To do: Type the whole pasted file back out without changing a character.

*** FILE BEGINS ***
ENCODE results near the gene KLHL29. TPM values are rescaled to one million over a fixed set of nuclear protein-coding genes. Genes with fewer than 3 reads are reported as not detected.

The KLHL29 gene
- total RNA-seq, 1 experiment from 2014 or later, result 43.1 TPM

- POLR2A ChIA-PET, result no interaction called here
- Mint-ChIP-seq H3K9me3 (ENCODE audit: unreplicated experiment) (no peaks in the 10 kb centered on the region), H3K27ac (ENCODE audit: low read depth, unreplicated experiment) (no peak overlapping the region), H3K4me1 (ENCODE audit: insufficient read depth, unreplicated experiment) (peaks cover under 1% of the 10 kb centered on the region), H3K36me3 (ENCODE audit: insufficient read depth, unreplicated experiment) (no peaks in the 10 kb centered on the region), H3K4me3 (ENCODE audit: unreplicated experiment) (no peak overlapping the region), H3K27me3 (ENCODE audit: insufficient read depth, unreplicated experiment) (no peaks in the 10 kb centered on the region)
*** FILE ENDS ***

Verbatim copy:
ENCODE results near the gene KLHL29. TPM values are rescaled to one million over a fixed set of nuclear protein-coding genes. Genes with fewer than 3 reads are reported as not detected.

The KLHL29 gene
- total RNA-seq, 1 experiment from 2014 or later, result 43.1 TPM

- POLR2A ChIA-PET, result no interaction called here
- Mint-ChIP-seq H3K9me3 (ENCODE audit: unreplicated experiment) (no peaks in the 10 kb centered on the region), H3K27ac (ENCODE audit: low read depth, unreplicated experiment) (no peak overlapping the region), H3K4me1 (ENCODE audit: insufficient read depth, unreplicated experiment) (peaks cover under 1% of the 10 kb centered on the region), H3K36me3 (ENCODE audit: insufficient read depth, unreplicated experiment) (no peaks in the 10 kb centered on the region), H3K4me3 (ENCODE audit: unreplicated experiment) (no peak overlapping the region), H3K27me3 (ENCODE audit: insufficient read depth, unreplicated experiment) (no peaks in the 10 kb centered on the region)